by Stef Terblanche

South African election's silly season starts

New parties mushroom as electioneering gets underway


It is that season once more when political parties start preparing for a general election and campaigns get underway. And, as has become the norm, in the year or so leading up to a general election, new political parties are popping up all over the place.

The formation of some political parties is usually just symptomatic of election time with opportunists looking for a slice of the financial action more than anything else. But some of the present crop may be symptomatic of a shift in perceptions and loyalties as well as growing dissatisfaction among voters on various fronts.

However, at this stage, there seems to be a better chance of a large stay away vote capturing growing dissatisfaction rather than any new party. Nonetheless, it is early days and surprises may yet develop.

Agang, created by the respected businesswoman and academic, Dr. Mamphela Ramphele, is most prominent among the newcomers. Although it still has to formally register as a political party, Ramphele is hard at work visiting townships and by all accounts she has been well received in a number of areas.

Agang, however, still lacks members, grassroots organisation and infrastructure that is so vitally important to succeed as a political party. In its current guise it is probably better suited to be a facilitator and possible umbrella for opposition parties wishing to cooperate in the elections. It is an option Ramphele has mentioned in the past.

According to some reports, Ramphele said Agang will be officially launched in June while she is also discussing a possible coalition with the Democratic Alliance (DA) and other unnamed parties.

Agang spokesman John Allen reportedly said 10 000 volunteers had signed up and that the party was in the process of registering with the Independent Electoral Commission (IEC).

Another new party that cannot simply be ignored is the Workers and Socialist Party (WASP) born from the labour unrest and strike committees at the time of the tragic events at Marikana last year.

Thousands of mineworkers have abandoned the African National Congress-aligned Congress of South African Trade Unions (Cosatu), National Union of Mineworkers (NUM) in favour of the independent Association of Mineworkers and Construction Union (Amcu).

WASP seeks to establish itself in and capitalise on the same broader groundswell of dissatisfaction as Amcu. It is backed by an organisation calling itself the Democratic Socialist Movement (DSM), with links to the Socialist Party of England and Wales and other socialist parties.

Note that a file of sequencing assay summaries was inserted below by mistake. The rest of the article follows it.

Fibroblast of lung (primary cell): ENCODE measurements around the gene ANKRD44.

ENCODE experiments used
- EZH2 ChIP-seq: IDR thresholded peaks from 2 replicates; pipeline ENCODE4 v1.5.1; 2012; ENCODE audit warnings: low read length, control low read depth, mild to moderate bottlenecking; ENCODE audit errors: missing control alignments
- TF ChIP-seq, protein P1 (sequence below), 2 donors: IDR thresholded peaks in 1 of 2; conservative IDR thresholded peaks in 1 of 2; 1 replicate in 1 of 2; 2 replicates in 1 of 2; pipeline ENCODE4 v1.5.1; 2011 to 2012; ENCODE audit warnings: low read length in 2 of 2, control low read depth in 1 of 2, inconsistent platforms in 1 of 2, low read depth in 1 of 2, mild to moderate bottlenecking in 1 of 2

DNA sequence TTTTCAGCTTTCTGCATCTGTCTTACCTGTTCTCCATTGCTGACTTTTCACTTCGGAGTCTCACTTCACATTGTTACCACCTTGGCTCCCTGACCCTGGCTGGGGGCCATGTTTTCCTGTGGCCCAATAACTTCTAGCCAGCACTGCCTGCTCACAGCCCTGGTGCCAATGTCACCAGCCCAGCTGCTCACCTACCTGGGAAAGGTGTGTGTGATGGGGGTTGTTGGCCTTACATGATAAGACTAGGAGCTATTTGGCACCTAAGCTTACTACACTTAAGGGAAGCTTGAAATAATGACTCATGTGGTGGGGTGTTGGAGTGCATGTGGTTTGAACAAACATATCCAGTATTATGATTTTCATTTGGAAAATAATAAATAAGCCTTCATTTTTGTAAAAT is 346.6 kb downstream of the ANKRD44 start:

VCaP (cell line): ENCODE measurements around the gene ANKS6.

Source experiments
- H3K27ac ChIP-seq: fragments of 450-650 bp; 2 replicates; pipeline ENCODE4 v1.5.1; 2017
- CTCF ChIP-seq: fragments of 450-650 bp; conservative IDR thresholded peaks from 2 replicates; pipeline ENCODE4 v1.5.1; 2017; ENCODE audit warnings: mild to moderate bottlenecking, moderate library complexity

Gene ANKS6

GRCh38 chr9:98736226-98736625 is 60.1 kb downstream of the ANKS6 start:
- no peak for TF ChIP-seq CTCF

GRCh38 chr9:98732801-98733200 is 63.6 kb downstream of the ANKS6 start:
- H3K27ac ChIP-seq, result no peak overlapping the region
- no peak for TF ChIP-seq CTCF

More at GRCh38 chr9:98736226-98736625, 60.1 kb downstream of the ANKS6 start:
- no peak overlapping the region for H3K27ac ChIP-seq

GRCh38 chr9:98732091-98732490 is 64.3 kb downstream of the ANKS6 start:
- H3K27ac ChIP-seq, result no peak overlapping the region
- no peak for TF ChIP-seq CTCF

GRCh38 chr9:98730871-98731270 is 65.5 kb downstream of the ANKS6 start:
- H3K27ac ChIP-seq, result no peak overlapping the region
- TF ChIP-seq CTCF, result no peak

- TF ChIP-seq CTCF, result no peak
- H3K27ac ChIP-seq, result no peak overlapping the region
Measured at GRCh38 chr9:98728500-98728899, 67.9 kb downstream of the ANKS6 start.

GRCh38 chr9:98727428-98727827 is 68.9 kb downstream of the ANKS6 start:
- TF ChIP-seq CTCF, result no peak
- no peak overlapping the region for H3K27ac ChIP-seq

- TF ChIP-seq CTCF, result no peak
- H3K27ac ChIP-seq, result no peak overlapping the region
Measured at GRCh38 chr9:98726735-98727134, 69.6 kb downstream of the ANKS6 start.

The party’s founders have been addressing mining communities in Gauteng and Limpopo with a call for the nationalisation and 'democratic control' of the mines by mineworkers and their communities as a key message. WASP has already registered with the IEC.

Freedom Day also saw the launch of the South Africa First (SAF) party by expelled former members of the Umkhonto weSizwe Military Veterans Association (MKMVA). The founders were expelled after involvement in legal action against leaders of this ANC’s military veterans organisation who had been fingered in a forensic report for allegedly helping themselves to R5.4 million in MKMVA funds. 

According to a report auditing firm SizweNtsalubaGobodo named former MKMVA treasurer Dumisani Khoza, former chairperson Deacon Mathe, current treasurer Johannes “Sparks” Motseki and current chairperson Kebby Maphatsoe.

Maphatsoe reportedly bad-mouthed SAF-founder Eddie Mokhoanatse and his cofounders, likening them to the ousted ANC youth leader Julius Malema.

Like Agang, SAF has some plausible ideas and good intentions, but lacks a grassroots organisational structure. A charismatic and influential leader is also absent and it is not known how the new party will be funded. At the time of its launch it had also not yet formally registered itself as a political party.

Speaking at the launch of the party Mokhoanatse, sounding surprisingly like Ramphele, said it would mobilise a broad coalition of civic organisations, act as a kind of power broker and aim to attract people who did not vote in the last election and those involved in service delivery protests.

He said the ANC has failed to deliver and the opposition has failed to provide an alternative. SAF offers a platform for civil society and private citizens to take charge of their future. He also latched on to the popular cause of fighting e-tolls and promised electoral reform.

All of these new parties will find the going to be pretty tough against the formidable and well-established electioneering machinery, funding and organisation of the ANC and the Official Opposition, the DA. They will also have to compete against other better-established parties like the Inkatha Freedom Party (IFP), the Congress of the People (Cope), and the United Democratic Movement (UDM).

But there may well be some scope to pick up votes of disgruntled South Africans. Escalating service delivery protests, the proliferation of civil society actions and unprotected strikes and labour unrest, amongst  others, have shown, there is much dissatisfaction with the ruling ANC.

And in the most recent municipal by-elections the ANC’s victories in 10 of the 19 contested wards came with reduced majorities, while it also lost three seats to independent candidates. But then again, by-elections are not a good barometer of what may follow in a general election.

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